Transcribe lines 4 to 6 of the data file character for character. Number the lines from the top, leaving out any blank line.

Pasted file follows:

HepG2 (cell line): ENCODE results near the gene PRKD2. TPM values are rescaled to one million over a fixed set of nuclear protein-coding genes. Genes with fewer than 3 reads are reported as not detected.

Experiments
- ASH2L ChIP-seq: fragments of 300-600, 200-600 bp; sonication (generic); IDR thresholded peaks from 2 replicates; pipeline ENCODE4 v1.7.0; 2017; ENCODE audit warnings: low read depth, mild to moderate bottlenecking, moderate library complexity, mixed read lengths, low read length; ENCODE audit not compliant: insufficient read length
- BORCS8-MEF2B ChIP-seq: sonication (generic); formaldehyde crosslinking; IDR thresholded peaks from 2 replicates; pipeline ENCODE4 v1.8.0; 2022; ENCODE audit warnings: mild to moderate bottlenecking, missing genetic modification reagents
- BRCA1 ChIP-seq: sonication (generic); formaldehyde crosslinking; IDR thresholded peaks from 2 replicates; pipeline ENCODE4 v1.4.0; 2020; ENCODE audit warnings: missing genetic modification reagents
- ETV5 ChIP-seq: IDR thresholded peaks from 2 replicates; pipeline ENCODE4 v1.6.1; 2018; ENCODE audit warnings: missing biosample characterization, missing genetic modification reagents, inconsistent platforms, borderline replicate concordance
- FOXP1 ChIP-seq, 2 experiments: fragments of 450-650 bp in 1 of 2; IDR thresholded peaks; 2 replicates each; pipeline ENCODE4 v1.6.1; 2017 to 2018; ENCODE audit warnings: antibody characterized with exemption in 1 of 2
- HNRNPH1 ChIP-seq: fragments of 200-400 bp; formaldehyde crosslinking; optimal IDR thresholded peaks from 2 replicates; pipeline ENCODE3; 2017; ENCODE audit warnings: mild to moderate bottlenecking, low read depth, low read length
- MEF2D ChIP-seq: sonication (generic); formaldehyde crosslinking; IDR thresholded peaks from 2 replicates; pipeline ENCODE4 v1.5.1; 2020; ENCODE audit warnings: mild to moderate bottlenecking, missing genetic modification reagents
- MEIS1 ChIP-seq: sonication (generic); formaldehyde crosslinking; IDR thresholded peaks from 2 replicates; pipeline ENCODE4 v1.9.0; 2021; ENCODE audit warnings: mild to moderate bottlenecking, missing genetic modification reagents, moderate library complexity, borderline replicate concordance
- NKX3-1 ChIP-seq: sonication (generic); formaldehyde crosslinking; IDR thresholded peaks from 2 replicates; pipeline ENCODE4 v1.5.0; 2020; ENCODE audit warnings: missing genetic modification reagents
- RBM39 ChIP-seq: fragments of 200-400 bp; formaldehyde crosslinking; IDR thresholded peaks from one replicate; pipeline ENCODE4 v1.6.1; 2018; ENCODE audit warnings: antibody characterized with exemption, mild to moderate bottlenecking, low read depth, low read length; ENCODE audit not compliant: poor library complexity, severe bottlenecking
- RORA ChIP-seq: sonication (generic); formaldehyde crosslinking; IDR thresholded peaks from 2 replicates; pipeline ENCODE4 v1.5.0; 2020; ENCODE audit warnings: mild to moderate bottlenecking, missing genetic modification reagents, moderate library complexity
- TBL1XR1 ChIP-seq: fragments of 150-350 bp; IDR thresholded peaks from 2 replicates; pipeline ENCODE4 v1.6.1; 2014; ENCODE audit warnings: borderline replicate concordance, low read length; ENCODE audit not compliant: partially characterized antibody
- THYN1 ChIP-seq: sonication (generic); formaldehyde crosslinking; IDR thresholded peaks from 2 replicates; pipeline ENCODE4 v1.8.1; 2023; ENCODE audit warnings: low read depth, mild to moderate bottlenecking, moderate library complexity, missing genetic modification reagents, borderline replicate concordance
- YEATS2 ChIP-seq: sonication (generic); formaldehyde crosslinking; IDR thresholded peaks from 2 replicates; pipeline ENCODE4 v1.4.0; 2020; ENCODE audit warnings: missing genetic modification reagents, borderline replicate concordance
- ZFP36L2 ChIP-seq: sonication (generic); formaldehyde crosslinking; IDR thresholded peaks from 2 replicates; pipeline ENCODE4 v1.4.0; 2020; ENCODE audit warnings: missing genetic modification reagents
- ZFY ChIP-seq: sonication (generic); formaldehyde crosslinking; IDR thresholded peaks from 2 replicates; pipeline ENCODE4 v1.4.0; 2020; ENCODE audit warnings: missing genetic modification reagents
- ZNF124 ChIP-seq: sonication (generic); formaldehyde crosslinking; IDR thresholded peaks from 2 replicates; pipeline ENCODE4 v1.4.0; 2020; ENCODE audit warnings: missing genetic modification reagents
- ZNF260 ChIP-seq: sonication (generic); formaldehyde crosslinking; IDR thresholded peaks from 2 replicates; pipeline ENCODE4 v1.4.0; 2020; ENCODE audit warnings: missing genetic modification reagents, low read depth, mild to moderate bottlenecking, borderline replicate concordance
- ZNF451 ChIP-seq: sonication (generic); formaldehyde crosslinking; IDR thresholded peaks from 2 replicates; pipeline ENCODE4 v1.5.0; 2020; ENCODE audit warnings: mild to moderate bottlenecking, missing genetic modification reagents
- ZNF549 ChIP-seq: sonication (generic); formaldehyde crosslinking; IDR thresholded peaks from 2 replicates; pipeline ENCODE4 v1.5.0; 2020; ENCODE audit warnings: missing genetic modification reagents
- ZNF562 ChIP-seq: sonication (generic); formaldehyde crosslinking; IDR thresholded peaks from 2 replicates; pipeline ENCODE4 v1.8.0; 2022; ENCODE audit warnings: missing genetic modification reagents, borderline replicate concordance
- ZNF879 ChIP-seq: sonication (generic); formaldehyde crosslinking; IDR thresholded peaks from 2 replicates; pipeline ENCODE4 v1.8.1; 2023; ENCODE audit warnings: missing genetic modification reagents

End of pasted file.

- BORCS8-MEF2B ChIP-seq: sonication (generic); formaldehyde crosslinking; IDR thresholded peaks from 2 replicates; pipeline ENCODE4 v1.8.0; 2022; ENCODE audit warnings: mild to moderate bottlenecking, missing genetic modification reagents
- BRCA1 ChIP-seq: sonication (generic); formaldehyde crosslinking; IDR thresholded peaks from 2 replicates; pipeline ENCODE4 v1.4.0; 2020; ENCODE audit warnings: missing genetic modification reagents
- ETV5 ChIP-seq: IDR thresholded peaks from 2 replicates; pipeline ENCODE4 v1.6.1; 2018; ENCODE audit warnings: missing biosample characterization, missing genetic modification reagents, inconsistent platforms, borderline replicate concordance